Will Tom Fontana Ever Get Famous? - Macleans.ca

Will Tom Fontana Ever Get Famous?


BBC America announced that its first original production would be a show called “Copper,” a period drama co-created by Tom Fontana (and produced by Fontana and his longtime producing partner Barry Levinson). I’m excited about this, not just because the premise sounds interesting but because I’m always glad to see Fontana get a show. They don’t always work, and he’s created a lot of shows that didn’t succeed; in the ’00s he had “The Jury” and “The Philanthropist,” and his “Borgia” series recently got lost in the shuffle because of Neil Jordan’s competing series. But he’s done so much interesting work. Here’s his Archive of American Television interview.

He also, it has always struck me – and I might have mentioned this before – just missed out on fame, or the TV producer version of fame. Producers are almost never as famous as the on-camera people, of course. But the convergence of the premium-cable era (and networks that wanted to emphasize how much freedom they gave to their creators) with the internet era (which made more people aware of the names of major TV writers) turned several creators into reasonably well-known public figures. It happened to HBO’s three Davids: Chase, Simon and Milch. Fontana was Simon’s mentor in TV scriptwriting and comes from the same MTM pool of drama writers as Milch. He ran two of the most important broadcast network dramas of all time, St. Elsewhere and Homicide. And in Oz he more or less codified the HBO drama style, two years before The Sopranos came along. But while he commands exceptional and deserved respect within the industry, I don’t think he’s quite as big a name outside it as some of the people who have worked with him.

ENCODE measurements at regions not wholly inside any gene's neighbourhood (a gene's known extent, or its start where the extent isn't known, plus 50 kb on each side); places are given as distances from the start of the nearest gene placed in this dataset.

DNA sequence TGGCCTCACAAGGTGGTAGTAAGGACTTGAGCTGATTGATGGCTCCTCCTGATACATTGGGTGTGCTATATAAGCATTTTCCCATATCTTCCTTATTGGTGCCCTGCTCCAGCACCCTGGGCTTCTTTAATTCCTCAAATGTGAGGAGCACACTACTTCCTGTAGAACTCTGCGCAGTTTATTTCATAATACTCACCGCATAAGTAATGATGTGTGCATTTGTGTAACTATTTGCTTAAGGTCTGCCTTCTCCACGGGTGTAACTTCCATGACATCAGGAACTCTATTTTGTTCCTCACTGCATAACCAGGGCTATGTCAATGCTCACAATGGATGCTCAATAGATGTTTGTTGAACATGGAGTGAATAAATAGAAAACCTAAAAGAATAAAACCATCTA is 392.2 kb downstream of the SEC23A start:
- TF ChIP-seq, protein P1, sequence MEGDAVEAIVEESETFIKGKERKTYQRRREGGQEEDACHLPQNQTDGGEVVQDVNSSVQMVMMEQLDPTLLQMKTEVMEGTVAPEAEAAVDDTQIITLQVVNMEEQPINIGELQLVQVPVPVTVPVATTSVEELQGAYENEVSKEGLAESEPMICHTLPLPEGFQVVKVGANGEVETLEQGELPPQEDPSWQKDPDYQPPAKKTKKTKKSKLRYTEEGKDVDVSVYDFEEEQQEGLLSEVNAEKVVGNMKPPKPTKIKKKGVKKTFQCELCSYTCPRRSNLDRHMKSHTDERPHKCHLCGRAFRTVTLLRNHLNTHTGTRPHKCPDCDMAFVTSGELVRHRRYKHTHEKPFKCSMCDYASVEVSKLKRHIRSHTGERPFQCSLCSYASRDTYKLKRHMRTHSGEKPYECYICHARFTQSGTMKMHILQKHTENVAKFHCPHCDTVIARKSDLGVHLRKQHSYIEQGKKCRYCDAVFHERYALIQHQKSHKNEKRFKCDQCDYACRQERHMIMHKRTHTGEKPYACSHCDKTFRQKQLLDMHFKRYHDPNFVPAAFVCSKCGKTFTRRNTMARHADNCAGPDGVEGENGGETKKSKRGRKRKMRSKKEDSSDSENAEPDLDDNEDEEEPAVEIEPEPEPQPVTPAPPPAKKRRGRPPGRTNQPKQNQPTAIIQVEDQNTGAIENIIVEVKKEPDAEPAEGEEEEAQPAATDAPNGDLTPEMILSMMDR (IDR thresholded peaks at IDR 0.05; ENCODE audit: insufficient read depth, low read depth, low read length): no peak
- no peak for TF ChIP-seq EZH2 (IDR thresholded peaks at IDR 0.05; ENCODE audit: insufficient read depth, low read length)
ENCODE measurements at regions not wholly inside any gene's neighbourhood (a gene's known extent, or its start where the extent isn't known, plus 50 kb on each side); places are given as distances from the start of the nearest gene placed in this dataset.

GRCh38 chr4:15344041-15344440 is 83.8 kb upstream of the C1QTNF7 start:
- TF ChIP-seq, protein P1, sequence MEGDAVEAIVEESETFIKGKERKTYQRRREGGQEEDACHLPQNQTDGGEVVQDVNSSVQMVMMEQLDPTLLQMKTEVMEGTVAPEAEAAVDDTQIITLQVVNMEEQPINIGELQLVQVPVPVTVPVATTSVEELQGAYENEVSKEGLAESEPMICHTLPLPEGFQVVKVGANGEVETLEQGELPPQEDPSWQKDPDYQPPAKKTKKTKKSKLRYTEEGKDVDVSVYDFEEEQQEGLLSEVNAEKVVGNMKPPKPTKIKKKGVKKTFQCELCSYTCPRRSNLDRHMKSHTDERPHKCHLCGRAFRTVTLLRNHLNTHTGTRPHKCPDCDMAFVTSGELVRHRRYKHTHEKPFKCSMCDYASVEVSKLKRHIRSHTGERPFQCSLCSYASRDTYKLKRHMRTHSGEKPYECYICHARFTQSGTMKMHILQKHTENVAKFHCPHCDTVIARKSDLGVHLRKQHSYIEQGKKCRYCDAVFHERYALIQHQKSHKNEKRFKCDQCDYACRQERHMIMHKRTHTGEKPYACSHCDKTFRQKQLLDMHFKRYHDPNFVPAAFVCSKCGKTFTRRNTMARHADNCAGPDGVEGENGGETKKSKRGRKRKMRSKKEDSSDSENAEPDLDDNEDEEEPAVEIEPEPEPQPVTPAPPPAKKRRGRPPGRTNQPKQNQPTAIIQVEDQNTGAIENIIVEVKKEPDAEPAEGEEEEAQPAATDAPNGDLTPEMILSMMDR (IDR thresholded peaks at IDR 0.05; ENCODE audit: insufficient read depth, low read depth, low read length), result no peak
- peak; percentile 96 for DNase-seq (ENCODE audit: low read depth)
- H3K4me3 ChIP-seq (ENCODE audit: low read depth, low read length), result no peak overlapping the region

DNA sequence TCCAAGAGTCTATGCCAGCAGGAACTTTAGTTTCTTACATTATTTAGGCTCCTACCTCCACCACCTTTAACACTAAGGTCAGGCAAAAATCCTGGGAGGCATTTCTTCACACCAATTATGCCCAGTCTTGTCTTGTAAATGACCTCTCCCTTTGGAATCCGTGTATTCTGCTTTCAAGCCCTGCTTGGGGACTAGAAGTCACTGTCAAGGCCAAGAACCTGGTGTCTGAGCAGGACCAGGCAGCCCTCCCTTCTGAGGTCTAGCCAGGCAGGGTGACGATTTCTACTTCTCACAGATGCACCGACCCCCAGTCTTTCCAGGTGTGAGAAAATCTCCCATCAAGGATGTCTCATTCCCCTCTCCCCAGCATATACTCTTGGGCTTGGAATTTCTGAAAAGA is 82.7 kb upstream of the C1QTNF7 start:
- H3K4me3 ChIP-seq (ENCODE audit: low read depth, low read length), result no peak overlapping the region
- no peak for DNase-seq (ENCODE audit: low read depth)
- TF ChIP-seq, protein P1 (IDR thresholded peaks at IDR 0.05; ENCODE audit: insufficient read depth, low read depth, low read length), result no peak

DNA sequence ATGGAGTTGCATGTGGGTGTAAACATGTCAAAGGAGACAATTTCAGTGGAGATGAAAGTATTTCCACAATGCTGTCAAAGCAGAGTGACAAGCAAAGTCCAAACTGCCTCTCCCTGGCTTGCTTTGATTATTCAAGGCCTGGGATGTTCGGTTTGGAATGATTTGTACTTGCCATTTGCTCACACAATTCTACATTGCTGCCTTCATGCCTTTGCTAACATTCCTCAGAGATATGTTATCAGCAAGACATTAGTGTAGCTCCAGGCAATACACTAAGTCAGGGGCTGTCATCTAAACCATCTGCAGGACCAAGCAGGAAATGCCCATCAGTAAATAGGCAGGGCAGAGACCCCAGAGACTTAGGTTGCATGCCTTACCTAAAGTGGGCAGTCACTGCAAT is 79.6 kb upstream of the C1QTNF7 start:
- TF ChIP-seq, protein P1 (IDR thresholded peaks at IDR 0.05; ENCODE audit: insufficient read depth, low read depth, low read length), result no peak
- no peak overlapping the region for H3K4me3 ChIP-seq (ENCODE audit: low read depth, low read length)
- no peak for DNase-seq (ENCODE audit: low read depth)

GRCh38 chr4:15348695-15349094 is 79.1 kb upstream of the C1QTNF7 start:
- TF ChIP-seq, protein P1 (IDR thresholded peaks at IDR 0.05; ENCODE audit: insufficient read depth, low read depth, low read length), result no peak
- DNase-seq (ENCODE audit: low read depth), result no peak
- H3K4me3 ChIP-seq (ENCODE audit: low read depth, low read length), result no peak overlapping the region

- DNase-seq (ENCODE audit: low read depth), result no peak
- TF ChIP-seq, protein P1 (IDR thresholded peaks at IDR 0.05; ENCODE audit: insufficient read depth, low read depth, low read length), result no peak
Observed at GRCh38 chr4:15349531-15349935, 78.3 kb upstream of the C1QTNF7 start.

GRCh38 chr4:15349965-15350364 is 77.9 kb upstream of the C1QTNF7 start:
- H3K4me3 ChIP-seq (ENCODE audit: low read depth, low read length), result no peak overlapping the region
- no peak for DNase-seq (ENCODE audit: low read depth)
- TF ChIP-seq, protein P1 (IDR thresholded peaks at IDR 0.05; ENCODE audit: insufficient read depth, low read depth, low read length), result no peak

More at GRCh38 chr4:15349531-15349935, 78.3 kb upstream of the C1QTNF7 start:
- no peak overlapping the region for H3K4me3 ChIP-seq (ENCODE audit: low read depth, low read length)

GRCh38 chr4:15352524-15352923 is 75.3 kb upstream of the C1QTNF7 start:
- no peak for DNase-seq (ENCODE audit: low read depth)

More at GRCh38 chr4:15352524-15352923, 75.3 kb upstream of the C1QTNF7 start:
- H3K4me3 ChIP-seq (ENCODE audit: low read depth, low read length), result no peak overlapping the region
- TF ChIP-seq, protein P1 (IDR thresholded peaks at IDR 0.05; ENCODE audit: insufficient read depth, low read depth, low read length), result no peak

A lot of that is a combination of timing and credit. Of the three successful shows he’s done, two were shows he did not create, St. Elsewhere and Homicide – so while the shows reflect his sensibility as much as anyone’s, they aren’t completely associated with him. Mostly, though, all three of them came along before the explosion in showrunner recognition. People were up in arms about the finale of St. Elsewhere, but few people at the time specifically named the men in charge of the show (including Fontana and the late Bruce Paltrow). When The Sopranos had a controversial ending, everybody knew who to blame or praise. And while Oz helped create the HBO style of drama, it was more of a trail-blazer than a culturally iconic show; it was left to The Sopranos and even Six Feet Under to get really famous among non-subscribers.

Someone suggested to me that Fontana’s whimsical streak keeps him from being bigger. Of course David Chase has a whimsical streak too, but I think there’s something to the idea. He takes TV drama very seriously, but there’s a genuine – albeit controlled and purposeful – wildness in a lot of what he does.

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